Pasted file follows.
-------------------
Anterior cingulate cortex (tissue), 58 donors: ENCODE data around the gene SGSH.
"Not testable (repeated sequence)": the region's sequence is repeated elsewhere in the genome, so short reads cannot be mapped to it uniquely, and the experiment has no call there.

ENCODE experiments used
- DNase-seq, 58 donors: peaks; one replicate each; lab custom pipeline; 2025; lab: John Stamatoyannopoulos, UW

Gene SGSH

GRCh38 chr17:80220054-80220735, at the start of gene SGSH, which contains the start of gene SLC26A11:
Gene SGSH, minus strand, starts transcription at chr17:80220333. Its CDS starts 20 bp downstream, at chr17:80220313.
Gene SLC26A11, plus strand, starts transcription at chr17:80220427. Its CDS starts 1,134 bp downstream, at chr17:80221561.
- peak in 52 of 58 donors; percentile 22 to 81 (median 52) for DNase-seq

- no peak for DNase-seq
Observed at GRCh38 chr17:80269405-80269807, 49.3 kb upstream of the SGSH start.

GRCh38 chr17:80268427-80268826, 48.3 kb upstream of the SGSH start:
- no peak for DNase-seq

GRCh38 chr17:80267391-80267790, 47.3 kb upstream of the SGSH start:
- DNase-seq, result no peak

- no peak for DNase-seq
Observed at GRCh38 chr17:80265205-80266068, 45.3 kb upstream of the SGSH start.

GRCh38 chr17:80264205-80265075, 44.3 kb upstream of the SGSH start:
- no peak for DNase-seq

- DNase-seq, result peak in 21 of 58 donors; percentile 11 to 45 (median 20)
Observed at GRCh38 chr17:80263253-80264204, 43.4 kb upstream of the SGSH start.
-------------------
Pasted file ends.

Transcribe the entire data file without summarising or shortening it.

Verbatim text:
Anterior cingulate cortex (tissue), 58 donors: ENCODE data around the gene SGSH.
"Not testable (repeated sequence)": the region's sequence is repeated elsewhere in the genome, so short reads cannot be mapped to it uniquely, and the experiment has no call there.

ENCODE experiments used
- DNase-seq, 58 donors: peaks; one replicate each; lab custom pipeline; 2025; lab: John Stamatoyannopoulos, UW

Gene SGSH

GRCh38 chr17:80220054-80220735, at the start of gene SGSH, which contains the start of gene SLC26A11:
Gene SGSH, minus strand, starts transcription at chr17:80220333. Its CDS starts 20 bp downstream, at chr17:80220313.
Gene SLC26A11, plus strand, starts transcription at chr17:80220427. Its CDS starts 1,134 bp downstream, at chr17:80221561.
- peak in 52 of 58 donors; percentile 22 to 81 (median 52) for DNase-seq

- no peak for DNase-seq
Observed at GRCh38 chr17:80269405-80269807, 49.3 kb upstream of the SGSH start.

GRCh38 chr17:80268427-80268826, 48.3 kb upstream of the SGSH start:
- no peak for DNase-seq

GRCh38 chr17:80267391-80267790, 47.3 kb upstream of the SGSH start:
- DNase-seq, result no peak

- no peak for DNase-seq
Observed at GRCh38 chr17:80265205-80266068, 45.3 kb upstream of the SGSH start.

GRCh38 chr17:80264205-80265075, 44.3 kb upstream of the SGSH start:
- no peak for DNase-seq

- DNase-seq, result peak in 21 of 58 donors; percentile 11 to 45 (median 20)
Observed at GRCh38 chr17:80263253-80264204, 43.4 kb upstream of the SGSH start.